What I Learned from a Near-Death Experience By Marshall Goldsmith...
We then get paid only after our coaching clients have achieved positive change in key leadership behaviors – and become more effective leaders – as determined by their key stakeholders.
I believe that many leadership coaches are paid for the wrong reasons. Their income is a largely a function of “How much do my clients like me?” and “How much time did I spend in coaching?” Neither of these is a good metric for achieving a positive, long-term change in behavior.
In terms of liking the coach – I have never seen a study that showed that clients’ love of a coach was highly correlated with their change in behavior. In fact, if coaches become too concerned with being loved by their clients – they may not provide honest feedback when it is needed.
In terms of spending clients’ time – my personal coaching clients’ are all executives whose decisions impact billions of dollars – their time is more valuable than mine. I try to spend as little of their time as necessary to achieve the desired results. The last thing they need is for me to waste their time!
Qualifying the Coaching Client:
Knowing When Behavioral Coaching Won’t Help
Since we use a “pay only for results” coaching process, we have had to learn to qualify our coaching clients. This means that we only work with clients that we believe will greatly benefit from our coaching process.
We do not work with leaders who are not really motivated to change. Have you ever tried to change the behavior of a successful adult that had no interest in changing? How much luck did you have? Probably none! We only work with executives who are willing to make a sincere effort to change and who believe that this change will help them become better leaders. Our most successful coaching clients are executives who are committed to being great role models for leadership development and for living their company’s values.
I have personally worked with several of the world’s leading CEOs. One reason that they are so effective in leading people is that they are always trying to improve themselves – not just asking everyone else to improve. Our best coaching clients are dedicated to be great role models in consistently working to improve themselves.
Some large corporations “write people off”. Rather than just fire them, they engage in a pseudo behavioral coaching process that is more “seek and destroy” than “help people get better”. We only work with leaders that are seen as potentially having a great future in the corporation. We only work with people who will be given a fair chance by their management. We do not work with leaders who have been “written off” by senior management.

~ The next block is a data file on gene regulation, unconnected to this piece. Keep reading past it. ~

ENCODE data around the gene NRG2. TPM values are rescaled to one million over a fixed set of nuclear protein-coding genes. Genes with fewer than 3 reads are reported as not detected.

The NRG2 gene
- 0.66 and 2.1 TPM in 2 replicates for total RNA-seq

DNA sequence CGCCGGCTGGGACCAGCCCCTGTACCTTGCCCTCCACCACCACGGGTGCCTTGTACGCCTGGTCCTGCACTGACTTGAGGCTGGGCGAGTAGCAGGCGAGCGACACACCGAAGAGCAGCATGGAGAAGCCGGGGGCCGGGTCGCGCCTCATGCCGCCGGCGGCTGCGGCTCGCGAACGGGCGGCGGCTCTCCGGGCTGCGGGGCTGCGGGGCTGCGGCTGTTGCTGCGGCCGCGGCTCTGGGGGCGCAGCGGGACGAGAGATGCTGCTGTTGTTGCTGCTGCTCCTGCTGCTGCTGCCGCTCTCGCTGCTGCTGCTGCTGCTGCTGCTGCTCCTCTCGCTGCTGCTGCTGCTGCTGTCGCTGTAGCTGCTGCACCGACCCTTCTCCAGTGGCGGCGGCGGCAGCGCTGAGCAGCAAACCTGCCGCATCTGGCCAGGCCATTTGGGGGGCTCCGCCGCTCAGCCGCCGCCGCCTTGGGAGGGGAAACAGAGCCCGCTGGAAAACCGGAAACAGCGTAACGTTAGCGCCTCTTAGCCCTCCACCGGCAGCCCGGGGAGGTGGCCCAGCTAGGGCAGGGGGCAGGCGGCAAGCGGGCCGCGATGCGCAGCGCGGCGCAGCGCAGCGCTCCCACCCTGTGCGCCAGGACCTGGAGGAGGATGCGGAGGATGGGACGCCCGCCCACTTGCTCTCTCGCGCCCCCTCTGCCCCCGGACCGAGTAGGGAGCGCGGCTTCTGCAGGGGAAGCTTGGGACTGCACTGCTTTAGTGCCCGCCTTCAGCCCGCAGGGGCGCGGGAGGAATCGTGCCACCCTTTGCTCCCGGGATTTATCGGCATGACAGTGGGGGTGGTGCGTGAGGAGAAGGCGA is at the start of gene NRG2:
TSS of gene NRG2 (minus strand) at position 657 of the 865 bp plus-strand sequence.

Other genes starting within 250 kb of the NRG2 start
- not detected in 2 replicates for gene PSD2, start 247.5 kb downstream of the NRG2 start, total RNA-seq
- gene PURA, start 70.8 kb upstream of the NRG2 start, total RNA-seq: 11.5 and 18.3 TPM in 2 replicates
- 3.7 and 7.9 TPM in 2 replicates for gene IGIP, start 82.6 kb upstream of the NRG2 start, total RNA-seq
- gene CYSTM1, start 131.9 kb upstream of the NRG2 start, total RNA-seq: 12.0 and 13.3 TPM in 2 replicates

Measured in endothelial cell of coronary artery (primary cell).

There are several different types of coaching. We only do behavioral coaching for successful executives – not strategic coaching, life planning, or organizational change. I have the highest respect for the coaches that do this kind of work. That is just not what our coaches do. Therefore, we only focus on changing leadership behavior. If our clients have other needs, we refer them to other coaches.
Finally, I would never choose to work with a client who has an integrity violation. We believe that people with integrity violations should be fired, not coached.
When will our approach to behavioral coaching work? If the client’s issue is increasing leadership effectiveness, the coaching clients are given a fair chance and they are motivated to improve, the process described in this article will almost always work. If these conditions do not exist, this process should not be used.
Involving Key Stakeholders
In my work as a behavioral coach, I have gone through three distinct phases.
In phase one – I believed that my clients would become better because of me. I thought that the coach was the key variable in behavioral change. I was wrong. We have published research on leadership development that involved input from over 86,000 respondents2. In our research we have learned that the key variable for successful change in leadership behavior is not the coach, teacher or advisor. The key variables that will determine long-term progress are the leaders being coached and their co-workers.